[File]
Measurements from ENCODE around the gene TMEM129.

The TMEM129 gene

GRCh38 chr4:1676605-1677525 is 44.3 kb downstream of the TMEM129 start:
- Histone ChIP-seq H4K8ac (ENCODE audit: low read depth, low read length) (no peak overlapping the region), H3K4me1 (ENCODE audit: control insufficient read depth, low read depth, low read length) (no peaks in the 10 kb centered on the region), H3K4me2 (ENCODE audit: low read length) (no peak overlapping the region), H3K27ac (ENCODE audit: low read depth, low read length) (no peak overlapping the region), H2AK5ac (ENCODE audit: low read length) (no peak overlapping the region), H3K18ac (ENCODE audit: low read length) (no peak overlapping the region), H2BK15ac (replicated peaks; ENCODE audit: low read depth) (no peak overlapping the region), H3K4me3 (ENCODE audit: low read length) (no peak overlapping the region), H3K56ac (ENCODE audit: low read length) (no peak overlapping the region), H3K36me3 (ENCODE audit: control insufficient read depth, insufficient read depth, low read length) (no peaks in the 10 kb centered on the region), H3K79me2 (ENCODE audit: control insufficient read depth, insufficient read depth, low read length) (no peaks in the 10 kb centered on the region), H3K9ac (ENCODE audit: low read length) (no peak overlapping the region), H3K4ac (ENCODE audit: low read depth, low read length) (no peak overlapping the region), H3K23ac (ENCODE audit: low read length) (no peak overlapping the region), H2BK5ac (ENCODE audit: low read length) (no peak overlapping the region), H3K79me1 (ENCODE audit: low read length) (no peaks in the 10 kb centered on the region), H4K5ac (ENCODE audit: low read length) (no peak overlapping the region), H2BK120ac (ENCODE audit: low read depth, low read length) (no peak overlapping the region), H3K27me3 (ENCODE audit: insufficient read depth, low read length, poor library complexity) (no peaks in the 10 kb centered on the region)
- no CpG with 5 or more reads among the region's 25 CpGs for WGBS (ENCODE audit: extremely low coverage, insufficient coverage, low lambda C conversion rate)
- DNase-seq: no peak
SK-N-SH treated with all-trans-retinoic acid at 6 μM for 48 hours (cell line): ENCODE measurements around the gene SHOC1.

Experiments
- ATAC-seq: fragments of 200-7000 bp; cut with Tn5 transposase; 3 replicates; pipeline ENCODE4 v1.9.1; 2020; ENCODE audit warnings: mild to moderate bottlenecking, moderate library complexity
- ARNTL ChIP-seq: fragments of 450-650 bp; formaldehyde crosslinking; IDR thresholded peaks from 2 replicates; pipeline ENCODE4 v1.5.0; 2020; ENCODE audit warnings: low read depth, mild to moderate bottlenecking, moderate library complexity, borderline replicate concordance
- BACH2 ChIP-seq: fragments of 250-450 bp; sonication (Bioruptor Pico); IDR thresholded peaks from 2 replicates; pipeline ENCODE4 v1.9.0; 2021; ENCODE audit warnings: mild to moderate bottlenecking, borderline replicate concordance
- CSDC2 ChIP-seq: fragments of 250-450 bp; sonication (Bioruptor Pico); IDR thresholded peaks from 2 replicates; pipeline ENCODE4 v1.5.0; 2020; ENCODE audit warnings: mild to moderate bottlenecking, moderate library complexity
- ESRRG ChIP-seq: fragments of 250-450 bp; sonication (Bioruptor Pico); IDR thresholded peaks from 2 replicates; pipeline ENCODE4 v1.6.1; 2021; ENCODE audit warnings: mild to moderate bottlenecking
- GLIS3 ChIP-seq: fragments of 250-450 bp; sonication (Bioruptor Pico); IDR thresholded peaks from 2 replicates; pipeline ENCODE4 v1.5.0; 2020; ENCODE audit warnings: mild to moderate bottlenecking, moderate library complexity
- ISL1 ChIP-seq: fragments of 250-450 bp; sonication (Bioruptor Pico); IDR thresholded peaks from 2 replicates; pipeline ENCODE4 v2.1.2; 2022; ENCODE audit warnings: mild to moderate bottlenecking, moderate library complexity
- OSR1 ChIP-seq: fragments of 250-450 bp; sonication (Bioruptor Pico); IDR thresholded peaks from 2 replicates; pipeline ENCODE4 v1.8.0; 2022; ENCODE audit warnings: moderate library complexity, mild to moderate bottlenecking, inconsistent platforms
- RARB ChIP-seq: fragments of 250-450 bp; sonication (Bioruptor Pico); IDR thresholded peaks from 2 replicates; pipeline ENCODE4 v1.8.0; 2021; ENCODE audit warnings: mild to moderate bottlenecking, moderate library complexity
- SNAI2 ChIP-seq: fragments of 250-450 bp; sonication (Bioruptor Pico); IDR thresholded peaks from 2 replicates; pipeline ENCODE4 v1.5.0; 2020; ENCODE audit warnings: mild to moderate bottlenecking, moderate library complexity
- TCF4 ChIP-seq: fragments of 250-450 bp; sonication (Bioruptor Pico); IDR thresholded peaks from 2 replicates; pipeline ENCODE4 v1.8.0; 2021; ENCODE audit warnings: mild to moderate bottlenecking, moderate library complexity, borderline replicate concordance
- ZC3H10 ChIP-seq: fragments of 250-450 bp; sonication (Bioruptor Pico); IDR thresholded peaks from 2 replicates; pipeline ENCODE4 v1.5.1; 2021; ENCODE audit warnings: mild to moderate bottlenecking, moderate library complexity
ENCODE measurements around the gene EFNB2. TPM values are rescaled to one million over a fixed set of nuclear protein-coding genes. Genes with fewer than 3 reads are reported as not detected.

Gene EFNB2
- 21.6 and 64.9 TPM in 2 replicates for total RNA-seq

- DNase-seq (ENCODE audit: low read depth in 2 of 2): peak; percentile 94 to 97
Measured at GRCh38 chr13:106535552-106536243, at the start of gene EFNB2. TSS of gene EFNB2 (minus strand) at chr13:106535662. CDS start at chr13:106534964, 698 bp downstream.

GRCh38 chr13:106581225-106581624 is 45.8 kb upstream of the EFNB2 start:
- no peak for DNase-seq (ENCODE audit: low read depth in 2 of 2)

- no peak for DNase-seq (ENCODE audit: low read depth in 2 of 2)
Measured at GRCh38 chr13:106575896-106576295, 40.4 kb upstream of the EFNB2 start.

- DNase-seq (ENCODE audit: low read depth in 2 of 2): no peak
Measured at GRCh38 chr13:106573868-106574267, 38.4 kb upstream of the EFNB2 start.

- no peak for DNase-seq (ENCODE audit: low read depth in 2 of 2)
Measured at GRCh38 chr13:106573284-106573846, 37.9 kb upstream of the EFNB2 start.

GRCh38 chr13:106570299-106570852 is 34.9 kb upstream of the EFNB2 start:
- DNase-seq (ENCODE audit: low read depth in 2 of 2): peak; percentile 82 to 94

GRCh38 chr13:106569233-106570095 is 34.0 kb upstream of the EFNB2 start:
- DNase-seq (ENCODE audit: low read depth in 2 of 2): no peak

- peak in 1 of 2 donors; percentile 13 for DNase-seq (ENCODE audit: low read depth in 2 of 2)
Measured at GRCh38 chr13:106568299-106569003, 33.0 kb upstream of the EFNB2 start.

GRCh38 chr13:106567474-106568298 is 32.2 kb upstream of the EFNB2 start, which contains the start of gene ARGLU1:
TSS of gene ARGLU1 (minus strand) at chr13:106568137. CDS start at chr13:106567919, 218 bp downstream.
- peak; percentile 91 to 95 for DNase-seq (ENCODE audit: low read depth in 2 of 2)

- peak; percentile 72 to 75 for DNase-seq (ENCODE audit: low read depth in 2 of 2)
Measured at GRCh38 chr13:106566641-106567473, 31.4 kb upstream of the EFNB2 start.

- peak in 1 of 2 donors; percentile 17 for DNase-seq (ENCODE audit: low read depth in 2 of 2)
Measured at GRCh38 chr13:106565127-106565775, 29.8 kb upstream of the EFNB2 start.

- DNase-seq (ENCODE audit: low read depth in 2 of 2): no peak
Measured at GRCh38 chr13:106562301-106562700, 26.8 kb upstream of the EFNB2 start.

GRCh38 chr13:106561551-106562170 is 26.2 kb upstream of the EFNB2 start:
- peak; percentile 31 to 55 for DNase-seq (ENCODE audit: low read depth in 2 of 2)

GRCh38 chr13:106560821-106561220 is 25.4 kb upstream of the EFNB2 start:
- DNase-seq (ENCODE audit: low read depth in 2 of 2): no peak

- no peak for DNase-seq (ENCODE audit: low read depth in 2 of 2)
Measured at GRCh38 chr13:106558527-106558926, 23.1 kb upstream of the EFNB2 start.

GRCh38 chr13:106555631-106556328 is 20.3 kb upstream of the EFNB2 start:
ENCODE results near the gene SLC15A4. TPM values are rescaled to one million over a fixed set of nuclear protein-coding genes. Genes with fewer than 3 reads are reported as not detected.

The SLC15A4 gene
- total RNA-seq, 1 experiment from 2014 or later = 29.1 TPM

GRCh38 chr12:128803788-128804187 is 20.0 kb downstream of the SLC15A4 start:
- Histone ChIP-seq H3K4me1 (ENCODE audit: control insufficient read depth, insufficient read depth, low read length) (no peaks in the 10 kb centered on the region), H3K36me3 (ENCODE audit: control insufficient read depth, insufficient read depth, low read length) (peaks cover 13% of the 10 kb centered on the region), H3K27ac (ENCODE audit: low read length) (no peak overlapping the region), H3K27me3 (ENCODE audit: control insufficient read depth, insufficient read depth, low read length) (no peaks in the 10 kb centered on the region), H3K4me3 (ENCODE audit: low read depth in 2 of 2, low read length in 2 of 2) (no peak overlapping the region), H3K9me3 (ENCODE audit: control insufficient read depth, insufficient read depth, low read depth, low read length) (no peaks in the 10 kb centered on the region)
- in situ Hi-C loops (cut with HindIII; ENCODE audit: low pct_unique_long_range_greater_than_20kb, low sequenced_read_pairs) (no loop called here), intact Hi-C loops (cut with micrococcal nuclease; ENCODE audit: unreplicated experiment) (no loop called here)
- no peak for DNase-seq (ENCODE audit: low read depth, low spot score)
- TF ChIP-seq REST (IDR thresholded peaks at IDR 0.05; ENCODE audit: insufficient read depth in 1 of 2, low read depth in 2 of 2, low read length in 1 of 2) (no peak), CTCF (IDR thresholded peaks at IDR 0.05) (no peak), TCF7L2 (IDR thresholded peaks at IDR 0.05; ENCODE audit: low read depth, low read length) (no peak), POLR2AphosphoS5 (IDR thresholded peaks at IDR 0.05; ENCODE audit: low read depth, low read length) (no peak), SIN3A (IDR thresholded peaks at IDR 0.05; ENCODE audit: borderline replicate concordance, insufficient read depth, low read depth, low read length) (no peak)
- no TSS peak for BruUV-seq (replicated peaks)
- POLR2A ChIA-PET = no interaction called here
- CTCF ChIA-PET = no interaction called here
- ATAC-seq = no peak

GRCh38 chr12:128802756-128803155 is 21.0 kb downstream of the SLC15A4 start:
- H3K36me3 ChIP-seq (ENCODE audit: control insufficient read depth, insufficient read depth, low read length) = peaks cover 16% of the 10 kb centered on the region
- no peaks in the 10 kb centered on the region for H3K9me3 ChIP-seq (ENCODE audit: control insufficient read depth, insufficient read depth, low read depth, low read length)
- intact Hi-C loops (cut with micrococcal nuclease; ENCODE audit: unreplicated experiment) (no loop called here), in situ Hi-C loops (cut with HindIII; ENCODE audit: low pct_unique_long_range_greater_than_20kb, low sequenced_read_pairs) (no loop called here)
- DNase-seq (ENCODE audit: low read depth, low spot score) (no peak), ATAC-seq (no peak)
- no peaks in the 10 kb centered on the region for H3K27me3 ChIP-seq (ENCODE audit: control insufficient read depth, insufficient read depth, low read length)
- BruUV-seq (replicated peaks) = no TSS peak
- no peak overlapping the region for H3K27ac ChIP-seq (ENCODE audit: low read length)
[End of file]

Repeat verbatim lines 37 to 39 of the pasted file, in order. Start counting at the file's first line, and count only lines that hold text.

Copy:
- DNase-seq (ENCODE audit: low read depth in 2 of 2): no peak

- peak in 1 of 2 donors; percentile 13 for DNase-seq (ENCODE audit: low read depth in 2 of 2)
Measured at GRCh38 chr13:106568299-106569003, 33.0 kb upstream of the EFNB2 start.